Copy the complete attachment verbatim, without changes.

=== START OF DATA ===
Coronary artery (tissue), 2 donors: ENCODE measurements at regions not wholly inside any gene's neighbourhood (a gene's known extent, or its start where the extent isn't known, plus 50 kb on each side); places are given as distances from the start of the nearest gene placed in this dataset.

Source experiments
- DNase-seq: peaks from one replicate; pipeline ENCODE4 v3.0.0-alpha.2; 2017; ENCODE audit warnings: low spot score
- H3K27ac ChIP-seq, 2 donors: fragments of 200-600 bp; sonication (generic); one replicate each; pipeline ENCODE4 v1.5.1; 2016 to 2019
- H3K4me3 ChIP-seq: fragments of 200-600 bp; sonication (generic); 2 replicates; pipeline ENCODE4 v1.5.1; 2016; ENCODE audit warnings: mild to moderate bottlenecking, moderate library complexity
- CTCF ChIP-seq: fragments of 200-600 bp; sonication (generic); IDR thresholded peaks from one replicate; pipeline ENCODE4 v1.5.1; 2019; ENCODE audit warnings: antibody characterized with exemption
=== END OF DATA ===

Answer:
Coronary artery (tissue), 2 donors: ENCODE measurements at regions not wholly inside any gene's neighbourhood (a gene's known extent, or its start where the extent isn't known, plus 50 kb on each side); places are given as distances from the start of the nearest gene placed in this dataset.

Source experiments
- DNase-seq: peaks from one replicate; pipeline ENCODE4 v3.0.0-alpha.2; 2017; ENCODE audit warnings: low spot score
- H3K27ac ChIP-seq, 2 donors: fragments of 200-600 bp; sonication (generic); one replicate each; pipeline ENCODE4 v1.5.1; 2016 to 2019
- H3K4me3 ChIP-seq: fragments of 200-600 bp; sonication (generic); 2 replicates; pipeline ENCODE4 v1.5.1; 2016; ENCODE audit warnings: mild to moderate bottlenecking, moderate library complexity
- CTCF ChIP-seq: fragments of 200-600 bp; sonication (generic); IDR thresholded peaks from one replicate; pipeline ENCODE4 v1.5.1; 2019; ENCODE audit warnings: antibody characterized with exemption